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atlrvr

Green Line Question

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I've noticed recently that in the Boylsten Station, the Green Line looks like it originally split, with a spur going to the right of the station platform and then down, under the current operating line. On the inbound side, it looks like a spur comes in on the right side of the platform (which is where the historic trolley's are stored)

My assumption is, this was an original spur that never was completed....or maybe it was and closed down.

The obvious route looks like the tracks would have continued further down Tremont.

Does anyone know anything about this? How far do those tracks extend? Were any additional stations built?

Also, why is there no "A" branch, or was this it?

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Also, why is there no "A" branch, or was this it?

The A Line used to go to Watertown, it split off Comm. Ave. at Packards Corner and went down Brighton Ave. to Washington Street through Brighton Center, Oak Square, Newton, Corner, and then to Watertown Square. The 57 bus line is the replacement service for the A line Trolley.

I think the line that split at Boylston pre-dated the lettering system.

Many railfans would like to see the portal at Boylston reopened and have street car service replace the Silverline to Dudley Square.

The portal for those tracks is under this round building in Bay Village.

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Thanks guys.....it is shame this got closed, I assume because of the Mass Pike. Still, I would definitely prefer this spur to be reopened and the Silver Line shuttered, though I would think it might overload the capacity at Park and Gov. Center.

One more question. I seems that the underground stations are all capable of handling 3, and maybe 4 vehicle sets. Is there a logical reason that the surface stations don't add additiional canopies and run at least 3 vehicle sets during rush hours?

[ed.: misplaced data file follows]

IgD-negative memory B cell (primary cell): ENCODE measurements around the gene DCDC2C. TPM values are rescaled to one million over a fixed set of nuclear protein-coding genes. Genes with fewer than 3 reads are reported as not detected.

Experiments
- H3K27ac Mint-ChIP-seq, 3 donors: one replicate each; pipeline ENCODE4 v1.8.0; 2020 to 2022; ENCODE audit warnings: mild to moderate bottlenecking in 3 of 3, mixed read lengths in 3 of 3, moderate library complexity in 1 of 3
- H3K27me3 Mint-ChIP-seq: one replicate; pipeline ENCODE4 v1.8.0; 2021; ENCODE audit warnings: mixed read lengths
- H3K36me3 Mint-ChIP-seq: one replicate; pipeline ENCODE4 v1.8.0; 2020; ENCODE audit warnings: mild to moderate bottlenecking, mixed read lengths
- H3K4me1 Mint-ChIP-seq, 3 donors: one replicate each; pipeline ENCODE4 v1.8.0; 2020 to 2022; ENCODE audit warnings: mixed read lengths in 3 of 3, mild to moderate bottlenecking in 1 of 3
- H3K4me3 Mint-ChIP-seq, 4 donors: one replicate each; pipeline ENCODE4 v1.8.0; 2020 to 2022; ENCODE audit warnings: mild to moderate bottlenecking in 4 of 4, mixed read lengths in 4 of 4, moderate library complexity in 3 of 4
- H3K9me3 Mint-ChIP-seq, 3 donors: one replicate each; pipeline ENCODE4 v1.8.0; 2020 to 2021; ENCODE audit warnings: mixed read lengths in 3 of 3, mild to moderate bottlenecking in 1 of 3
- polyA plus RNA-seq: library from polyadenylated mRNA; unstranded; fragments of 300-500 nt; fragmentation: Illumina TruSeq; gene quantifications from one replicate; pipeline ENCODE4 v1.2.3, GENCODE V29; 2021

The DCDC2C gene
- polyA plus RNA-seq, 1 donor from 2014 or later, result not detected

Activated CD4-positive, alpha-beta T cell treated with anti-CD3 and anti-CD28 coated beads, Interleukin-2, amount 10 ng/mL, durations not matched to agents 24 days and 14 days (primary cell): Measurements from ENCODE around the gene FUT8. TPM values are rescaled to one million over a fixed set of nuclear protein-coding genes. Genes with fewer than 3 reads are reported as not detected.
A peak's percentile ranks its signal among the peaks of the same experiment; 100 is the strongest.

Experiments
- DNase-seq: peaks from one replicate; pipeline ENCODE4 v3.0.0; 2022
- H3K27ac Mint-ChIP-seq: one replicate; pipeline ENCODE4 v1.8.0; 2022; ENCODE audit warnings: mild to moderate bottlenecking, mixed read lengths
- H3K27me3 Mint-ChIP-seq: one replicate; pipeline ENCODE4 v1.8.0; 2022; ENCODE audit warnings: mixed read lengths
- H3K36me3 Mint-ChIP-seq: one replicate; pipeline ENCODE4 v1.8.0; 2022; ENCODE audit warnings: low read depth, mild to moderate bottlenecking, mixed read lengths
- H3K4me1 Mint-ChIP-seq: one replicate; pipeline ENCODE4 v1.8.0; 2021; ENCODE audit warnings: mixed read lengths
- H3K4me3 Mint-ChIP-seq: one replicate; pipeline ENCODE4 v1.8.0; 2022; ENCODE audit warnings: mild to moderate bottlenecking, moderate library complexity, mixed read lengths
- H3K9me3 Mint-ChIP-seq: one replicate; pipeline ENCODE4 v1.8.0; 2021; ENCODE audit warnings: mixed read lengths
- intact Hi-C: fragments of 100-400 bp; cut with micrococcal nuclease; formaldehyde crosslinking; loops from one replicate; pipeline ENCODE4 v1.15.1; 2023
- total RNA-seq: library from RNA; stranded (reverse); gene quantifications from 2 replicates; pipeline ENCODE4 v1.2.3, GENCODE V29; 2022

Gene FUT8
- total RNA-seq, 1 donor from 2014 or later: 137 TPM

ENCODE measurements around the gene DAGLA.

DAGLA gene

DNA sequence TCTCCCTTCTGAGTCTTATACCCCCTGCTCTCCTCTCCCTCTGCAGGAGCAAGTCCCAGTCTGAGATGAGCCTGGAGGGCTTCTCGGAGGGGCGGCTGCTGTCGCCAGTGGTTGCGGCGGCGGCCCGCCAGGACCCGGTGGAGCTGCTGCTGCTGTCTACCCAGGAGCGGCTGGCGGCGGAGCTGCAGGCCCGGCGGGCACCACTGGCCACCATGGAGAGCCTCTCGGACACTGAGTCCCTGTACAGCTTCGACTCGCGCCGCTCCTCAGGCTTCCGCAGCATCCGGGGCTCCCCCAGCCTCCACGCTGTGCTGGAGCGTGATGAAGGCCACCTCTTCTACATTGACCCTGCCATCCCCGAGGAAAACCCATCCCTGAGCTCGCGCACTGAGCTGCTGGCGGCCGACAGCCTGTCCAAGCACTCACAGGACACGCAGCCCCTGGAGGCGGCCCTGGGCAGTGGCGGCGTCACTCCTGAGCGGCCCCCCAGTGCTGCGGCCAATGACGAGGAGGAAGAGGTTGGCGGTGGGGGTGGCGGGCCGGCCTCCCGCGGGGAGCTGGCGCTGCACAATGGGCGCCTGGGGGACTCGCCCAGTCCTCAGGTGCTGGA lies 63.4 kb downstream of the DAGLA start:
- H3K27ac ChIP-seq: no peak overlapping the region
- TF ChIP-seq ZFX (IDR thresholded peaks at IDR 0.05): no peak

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One more question. I seems that the underground stations are all capable of handling 3, and maybe 4 vehicle sets. Is there a logical reason that the surface stations don't add additiional canopies and run at least 3 vehicle sets during rush hours?

You can see on Huntington near Northeastern where they recently expanded the E branch surface platforms, there are plans to follow suit on the B Branch on Comm. Ave. The surface stations, can and do serve three car trains, they run mostly during big events such as the Marathon or the Tall Ships, but I *think* they are adding 3 car trains to regular rush hour service all ready, but not living in the city anymore, I can't confirm that.

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Thanks again....I take the E line every day to take my son to school and I had noticed station work. I had never seen a 3 train set in Park St. so I don't think they are running them yet on any branch, but it's good to hear it's in the plans.....the E is hell in the mornings.

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The E used to be my line until I gave up and just started walking the extra block to Ruggles, much better.

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The Boston Subway, and in particular the Green Line, are very interesting because they are so old and have had so many changes. That section of the subway is the oldest in this country, and originally intended to allow streetcars (there were no subways back then) to travel underground along Tremont street. Orignially the line did not turn at Boylston and simply continued down till it emerged as indicated above. Only later was another section added which at first simply turned the corner and emerged beside Boston Public Gardens. If you watch the sides of the tunnel after it turns the corner you can see where these portals used to be.